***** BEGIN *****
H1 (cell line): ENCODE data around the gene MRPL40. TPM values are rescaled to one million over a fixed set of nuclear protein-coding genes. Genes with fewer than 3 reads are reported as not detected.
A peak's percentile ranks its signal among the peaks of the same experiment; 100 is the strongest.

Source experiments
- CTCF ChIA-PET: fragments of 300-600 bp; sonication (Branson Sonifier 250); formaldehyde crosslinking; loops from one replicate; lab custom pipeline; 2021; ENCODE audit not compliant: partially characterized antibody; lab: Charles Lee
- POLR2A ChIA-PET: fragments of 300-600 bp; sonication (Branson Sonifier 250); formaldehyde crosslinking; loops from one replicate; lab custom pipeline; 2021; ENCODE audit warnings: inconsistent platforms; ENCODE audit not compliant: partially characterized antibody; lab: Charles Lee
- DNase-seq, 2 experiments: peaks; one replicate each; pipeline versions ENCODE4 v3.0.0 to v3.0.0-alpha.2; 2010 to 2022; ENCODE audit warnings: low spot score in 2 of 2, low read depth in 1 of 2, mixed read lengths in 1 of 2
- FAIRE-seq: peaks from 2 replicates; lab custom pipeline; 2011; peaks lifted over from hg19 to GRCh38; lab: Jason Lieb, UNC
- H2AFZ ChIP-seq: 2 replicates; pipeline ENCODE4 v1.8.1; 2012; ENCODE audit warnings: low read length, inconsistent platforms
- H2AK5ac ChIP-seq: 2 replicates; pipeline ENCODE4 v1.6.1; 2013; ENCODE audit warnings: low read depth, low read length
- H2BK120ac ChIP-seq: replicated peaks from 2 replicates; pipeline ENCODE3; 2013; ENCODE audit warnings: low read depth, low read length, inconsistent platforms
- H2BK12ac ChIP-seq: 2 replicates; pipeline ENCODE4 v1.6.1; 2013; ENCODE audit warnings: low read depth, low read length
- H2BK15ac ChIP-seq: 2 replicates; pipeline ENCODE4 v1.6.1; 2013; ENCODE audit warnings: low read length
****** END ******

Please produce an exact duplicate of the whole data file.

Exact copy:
H1 (cell line): ENCODE data around the gene MRPL40. TPM values are rescaled to one million over a fixed set of nuclear protein-coding genes. Genes with fewer than 3 reads are reported as not detected.
A peak's percentile ranks its signal among the peaks of the same experiment; 100 is the strongest.

Source experiments
- CTCF ChIA-PET: fragments of 300-600 bp; sonication (Branson Sonifier 250); formaldehyde crosslinking; loops from one replicate; lab custom pipeline; 2021; ENCODE audit not compliant: partially characterized antibody; lab: Charles Lee
- POLR2A ChIA-PET: fragments of 300-600 bp; sonication (Branson Sonifier 250); formaldehyde crosslinking; loops from one replicate; lab custom pipeline; 2021; ENCODE audit warnings: inconsistent platforms; ENCODE audit not compliant: partially characterized antibody; lab: Charles Lee
- DNase-seq, 2 experiments: peaks; one replicate each; pipeline versions ENCODE4 v3.0.0 to v3.0.0-alpha.2; 2010 to 2022; ENCODE audit warnings: low spot score in 2 of 2, low read depth in 1 of 2, mixed read lengths in 1 of 2
- FAIRE-seq: peaks from 2 replicates; lab custom pipeline; 2011; peaks lifted over from hg19 to GRCh38; lab: Jason Lieb, UNC
- H2AFZ ChIP-seq: 2 replicates; pipeline ENCODE4 v1.8.1; 2012; ENCODE audit warnings: low read length, inconsistent platforms
- H2AK5ac ChIP-seq: 2 replicates; pipeline ENCODE4 v1.6.1; 2013; ENCODE audit warnings: low read depth, low read length
- H2BK120ac ChIP-seq: replicated peaks from 2 replicates; pipeline ENCODE3; 2013; ENCODE audit warnings: low read depth, low read length, inconsistent platforms
- H2BK12ac ChIP-seq: 2 replicates; pipeline ENCODE4 v1.6.1; 2013; ENCODE audit warnings: low read depth, low read length
- H2BK15ac ChIP-seq: 2 replicates; pipeline ENCODE4 v1.6.1; 2013; ENCODE audit warnings: low read length